Director Matt Reeves, in his two sequels to the prequel to the PLANET OF THE APES series, has achieved some sort of cinematic miracle. I don’t think we as a society have properly acknowledged how incredible and unlikely these movies are. These are prebootquel-sequel-summer-event-special-effects-movies that are bleak, heavy and emotional, yet fun to watch. They feel like they’re based in the real world, yet they have us accepting apes that can speak English – not in a BABE talking-animal-movie type of way, but in a “some of them have evolved enough to learn how to do it” sort of way. Tentative, with odd rhythms, and economical use of words. It’s like a trick that they’re still mastering, putting great effort into each syllable, having to catch their breath between words. There’s still something creepy about this demonstration of intelligence from animals that are in a war with humans like us. Yet Reeves gets us to root for them – for their survival, for their moral choices.
It’s almost beside the point that somehow Reeves films a bunch of dudes in weird suits out in the woods and Weta turns them into photo-realistic animated characters. Most of the main characters and extras are computer generated, but I just think of it as live action while I’m watching it. Remember when it seemed like the Achilles heel of motion capture would always be the creepy, doll-like eyes? Well, here we have Caesar (played by the Marlon Brando of mo-cap, Andy Serkis), a performance that’s at least 25% intense stare-down. It’s as if all the soul and humanity missing from all the eyeballs in THE POLAR EXPRESS were set aside to load into his. (read the rest of this shit…)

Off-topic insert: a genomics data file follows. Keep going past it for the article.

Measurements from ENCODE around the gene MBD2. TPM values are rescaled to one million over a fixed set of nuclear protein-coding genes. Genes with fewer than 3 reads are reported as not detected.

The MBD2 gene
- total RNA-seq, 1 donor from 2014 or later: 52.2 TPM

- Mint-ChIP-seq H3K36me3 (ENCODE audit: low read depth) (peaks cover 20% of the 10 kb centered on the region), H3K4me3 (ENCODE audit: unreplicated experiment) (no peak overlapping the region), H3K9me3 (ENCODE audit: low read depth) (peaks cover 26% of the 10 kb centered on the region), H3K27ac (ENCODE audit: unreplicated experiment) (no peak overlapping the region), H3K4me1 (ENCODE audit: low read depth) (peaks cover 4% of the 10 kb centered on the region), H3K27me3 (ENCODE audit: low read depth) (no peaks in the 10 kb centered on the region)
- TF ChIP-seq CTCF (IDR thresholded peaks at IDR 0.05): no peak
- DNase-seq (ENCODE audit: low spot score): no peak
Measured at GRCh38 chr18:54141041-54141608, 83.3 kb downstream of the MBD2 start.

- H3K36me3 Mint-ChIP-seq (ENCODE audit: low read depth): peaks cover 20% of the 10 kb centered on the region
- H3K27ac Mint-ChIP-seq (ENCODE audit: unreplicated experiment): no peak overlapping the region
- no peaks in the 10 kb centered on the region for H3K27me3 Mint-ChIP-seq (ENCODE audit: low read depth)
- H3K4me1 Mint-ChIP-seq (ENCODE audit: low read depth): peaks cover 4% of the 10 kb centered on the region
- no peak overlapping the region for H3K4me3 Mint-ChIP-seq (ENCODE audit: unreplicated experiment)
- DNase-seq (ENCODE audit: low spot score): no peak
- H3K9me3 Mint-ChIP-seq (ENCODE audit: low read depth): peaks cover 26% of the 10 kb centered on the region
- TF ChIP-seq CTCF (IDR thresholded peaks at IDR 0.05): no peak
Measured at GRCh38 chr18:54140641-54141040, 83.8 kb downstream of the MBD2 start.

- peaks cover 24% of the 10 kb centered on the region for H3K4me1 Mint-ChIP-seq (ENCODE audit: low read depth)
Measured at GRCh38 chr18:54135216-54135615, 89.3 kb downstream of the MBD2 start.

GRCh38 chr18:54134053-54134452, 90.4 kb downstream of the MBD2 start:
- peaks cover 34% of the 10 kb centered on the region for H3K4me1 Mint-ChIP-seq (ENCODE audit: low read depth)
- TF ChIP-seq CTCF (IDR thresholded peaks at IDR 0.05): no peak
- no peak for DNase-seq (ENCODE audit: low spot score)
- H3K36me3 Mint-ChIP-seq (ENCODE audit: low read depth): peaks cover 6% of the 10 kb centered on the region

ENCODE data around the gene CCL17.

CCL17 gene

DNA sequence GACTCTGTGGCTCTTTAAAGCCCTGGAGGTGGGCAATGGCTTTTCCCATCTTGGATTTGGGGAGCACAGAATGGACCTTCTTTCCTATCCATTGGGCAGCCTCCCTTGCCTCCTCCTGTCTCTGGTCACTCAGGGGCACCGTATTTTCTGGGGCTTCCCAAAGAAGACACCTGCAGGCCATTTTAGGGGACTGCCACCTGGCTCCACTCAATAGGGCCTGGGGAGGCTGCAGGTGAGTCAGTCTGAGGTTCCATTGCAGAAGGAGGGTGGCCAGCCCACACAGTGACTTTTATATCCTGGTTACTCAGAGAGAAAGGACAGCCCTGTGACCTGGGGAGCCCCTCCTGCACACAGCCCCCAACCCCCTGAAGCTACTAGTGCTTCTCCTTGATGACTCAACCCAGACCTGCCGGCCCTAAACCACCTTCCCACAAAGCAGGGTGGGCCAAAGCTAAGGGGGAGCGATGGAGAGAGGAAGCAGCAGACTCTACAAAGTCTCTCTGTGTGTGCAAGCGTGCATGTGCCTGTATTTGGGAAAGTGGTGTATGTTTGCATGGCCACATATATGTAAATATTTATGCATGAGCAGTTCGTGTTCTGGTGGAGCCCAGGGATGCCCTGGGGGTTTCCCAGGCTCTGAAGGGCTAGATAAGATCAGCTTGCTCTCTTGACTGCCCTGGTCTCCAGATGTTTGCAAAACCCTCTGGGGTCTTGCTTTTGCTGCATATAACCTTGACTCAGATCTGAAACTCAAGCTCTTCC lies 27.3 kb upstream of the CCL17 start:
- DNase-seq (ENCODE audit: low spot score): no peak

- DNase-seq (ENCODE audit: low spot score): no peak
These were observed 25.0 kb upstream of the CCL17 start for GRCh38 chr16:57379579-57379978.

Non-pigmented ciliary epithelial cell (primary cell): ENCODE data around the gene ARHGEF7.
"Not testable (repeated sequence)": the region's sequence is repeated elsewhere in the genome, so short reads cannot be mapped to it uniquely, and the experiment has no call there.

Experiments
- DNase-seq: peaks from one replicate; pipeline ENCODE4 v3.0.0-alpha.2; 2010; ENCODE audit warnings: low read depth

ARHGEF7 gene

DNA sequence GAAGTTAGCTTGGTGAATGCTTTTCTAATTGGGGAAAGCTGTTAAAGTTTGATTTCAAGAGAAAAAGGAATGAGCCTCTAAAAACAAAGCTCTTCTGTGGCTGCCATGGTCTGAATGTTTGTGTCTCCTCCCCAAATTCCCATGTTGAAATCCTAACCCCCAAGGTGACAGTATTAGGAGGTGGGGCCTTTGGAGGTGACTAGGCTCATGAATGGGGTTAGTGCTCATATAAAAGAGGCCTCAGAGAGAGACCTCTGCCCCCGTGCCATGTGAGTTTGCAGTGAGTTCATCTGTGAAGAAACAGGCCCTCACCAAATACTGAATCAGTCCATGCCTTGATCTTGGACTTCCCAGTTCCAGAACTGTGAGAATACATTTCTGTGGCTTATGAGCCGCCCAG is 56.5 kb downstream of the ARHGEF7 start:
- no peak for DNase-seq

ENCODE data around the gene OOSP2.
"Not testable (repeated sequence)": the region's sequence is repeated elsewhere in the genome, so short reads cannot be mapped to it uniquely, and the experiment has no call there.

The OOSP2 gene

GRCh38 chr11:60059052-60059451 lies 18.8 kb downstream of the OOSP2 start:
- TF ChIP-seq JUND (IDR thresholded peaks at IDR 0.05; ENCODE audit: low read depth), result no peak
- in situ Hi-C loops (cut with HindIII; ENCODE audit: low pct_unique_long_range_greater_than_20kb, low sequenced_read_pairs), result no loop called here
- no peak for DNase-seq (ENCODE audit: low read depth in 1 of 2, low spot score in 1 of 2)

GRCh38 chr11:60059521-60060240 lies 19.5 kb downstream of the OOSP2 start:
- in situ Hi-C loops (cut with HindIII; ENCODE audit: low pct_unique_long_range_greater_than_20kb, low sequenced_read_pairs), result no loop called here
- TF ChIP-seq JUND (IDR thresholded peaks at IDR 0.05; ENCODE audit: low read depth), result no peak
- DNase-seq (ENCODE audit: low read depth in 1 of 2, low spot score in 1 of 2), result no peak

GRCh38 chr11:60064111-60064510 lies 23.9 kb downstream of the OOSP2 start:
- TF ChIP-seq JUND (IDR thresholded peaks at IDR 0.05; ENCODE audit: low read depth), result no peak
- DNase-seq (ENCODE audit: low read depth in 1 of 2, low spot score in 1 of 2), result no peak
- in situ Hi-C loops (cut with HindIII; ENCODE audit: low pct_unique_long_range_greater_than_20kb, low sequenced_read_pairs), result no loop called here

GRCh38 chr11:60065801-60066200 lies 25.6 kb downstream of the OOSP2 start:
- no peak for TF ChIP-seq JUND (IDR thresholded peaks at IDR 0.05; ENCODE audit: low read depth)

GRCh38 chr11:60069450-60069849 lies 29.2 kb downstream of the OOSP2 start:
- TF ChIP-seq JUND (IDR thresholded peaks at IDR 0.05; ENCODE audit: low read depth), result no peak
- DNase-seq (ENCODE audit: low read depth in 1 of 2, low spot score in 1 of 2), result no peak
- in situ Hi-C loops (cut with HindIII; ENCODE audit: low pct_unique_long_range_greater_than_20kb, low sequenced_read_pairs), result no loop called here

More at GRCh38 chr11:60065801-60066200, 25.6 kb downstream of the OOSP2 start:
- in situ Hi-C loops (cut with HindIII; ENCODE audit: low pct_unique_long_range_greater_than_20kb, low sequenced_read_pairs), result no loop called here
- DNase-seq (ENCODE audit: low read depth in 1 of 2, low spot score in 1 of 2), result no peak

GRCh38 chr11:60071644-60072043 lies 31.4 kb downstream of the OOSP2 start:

VERN has a new action-horror novel out called WORM ON A HOOK! He has been reviewing movies since 1999 and is the author of the film criticism books Seagalogy: A Study of the Ass-Kicking Films of Steven Seagal and Yippee Ki-Yay Moviegoer!: Writings on Bruce Willis, Badass Cinema and Other Important Topics as well as the crime novel Niketown.